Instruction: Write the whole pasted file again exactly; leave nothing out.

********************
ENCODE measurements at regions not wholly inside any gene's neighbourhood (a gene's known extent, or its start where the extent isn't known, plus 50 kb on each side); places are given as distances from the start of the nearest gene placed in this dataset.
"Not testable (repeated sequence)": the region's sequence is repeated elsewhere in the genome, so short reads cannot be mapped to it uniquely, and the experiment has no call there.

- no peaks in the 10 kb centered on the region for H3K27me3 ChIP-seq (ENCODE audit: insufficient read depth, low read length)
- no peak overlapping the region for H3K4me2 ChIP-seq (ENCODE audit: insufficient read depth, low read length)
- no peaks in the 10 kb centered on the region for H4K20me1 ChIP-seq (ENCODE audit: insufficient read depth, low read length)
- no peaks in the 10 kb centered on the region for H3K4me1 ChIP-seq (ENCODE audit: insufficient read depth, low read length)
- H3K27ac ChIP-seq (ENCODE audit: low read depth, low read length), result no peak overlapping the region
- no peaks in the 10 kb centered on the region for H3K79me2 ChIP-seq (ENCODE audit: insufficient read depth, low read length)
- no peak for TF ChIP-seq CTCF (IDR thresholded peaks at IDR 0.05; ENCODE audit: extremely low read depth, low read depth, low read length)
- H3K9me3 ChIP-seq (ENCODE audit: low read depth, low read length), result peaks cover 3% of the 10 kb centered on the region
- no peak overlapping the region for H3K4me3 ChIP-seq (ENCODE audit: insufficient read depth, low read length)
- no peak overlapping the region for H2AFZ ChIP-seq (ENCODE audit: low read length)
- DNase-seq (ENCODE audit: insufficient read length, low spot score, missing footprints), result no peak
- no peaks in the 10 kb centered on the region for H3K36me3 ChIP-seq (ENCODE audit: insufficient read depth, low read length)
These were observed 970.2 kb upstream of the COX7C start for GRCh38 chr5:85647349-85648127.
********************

ENCODE measurements at regions not wholly inside any gene's neighbourhood (a gene's known extent, or its start where the extent isn't known, plus 50 kb on each side); places are given as distances from the start of the nearest gene placed in this dataset.
"Not testable (repeated sequence)": the region's sequence is repeated elsewhere in the genome, so short reads cannot be mapped to it uniquely, and the experiment has no call there.

- no peaks in the 10 kb centered on the region for H3K27me3 ChIP-seq (ENCODE audit: insufficient read depth, low read length)
- no peak overlapping the region for H3K4me2 ChIP-seq (ENCODE audit: insufficient read depth, low read length)
- no peaks in the 10 kb centered on the region for H4K20me1 ChIP-seq (ENCODE audit: insufficient read depth, low read length)
- no peaks in the 10 kb centered on the region for H3K4me1 ChIP-seq (ENCODE audit: insufficient read depth, low read length)
- H3K27ac ChIP-seq (ENCODE audit: low read depth, low read length), result no peak overlapping the region
- no peaks in the 10 kb centered on the region for H3K79me2 ChIP-seq (ENCODE audit: insufficient read depth, low read length)
- no peak for TF ChIP-seq CTCF (IDR thresholded peaks at IDR 0.05; ENCODE audit: extremely low read depth, low read depth, low read length)
- H3K9me3 ChIP-seq (ENCODE audit: low read depth, low read length), result peaks cover 3% of the 10 kb centered on the region
- no peak overlapping the region for H3K4me3 ChIP-seq (ENCODE audit: insufficient read depth, low read length)
- no peak overlapping the region for H2AFZ ChIP-seq (ENCODE audit: low read length)
- DNase-seq (ENCODE audit: insufficient read length, low spot score, missing footprints), result no peak
- no peaks in the 10 kb centered on the region for H3K36me3 ChIP-seq (ENCODE audit: insufficient read depth, low read length)
These were observed 970.2 kb upstream of the COX7C start for GRCh38 chr5:85647349-85648127.